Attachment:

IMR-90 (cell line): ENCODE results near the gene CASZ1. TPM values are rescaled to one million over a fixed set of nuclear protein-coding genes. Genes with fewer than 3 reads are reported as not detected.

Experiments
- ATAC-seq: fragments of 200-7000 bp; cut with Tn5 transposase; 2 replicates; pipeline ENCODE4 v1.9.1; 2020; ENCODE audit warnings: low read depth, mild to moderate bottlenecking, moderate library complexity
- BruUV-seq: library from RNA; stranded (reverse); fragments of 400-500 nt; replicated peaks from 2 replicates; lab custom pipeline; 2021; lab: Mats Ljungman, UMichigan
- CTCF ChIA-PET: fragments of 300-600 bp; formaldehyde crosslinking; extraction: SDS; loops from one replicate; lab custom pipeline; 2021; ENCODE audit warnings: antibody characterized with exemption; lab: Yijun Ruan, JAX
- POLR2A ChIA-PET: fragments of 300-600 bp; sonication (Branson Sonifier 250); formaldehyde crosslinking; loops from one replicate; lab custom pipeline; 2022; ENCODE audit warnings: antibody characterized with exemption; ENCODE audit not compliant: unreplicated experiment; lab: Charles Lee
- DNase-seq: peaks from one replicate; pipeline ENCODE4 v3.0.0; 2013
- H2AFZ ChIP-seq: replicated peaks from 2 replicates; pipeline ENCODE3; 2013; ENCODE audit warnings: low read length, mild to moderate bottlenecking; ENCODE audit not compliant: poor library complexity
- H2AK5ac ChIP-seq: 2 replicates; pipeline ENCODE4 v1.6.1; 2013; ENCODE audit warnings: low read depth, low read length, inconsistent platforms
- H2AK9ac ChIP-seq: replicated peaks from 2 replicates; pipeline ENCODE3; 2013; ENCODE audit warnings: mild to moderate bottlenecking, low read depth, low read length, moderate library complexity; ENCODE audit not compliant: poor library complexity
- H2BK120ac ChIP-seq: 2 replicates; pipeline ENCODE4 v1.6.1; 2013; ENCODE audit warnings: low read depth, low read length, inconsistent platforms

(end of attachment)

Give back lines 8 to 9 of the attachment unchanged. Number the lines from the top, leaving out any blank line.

- H2AFZ ChIP-seq: replicated peaks from 2 replicates; pipeline ENCODE3; 2013; ENCODE audit warnings: low read length, mild to moderate bottlenecking; ENCODE audit not compliant: poor library complexity
- H2AK5ac ChIP-seq: 2 replicates; pipeline ENCODE4 v1.6.1; 2013; ENCODE audit warnings: low read depth, low read length, inconsistent platforms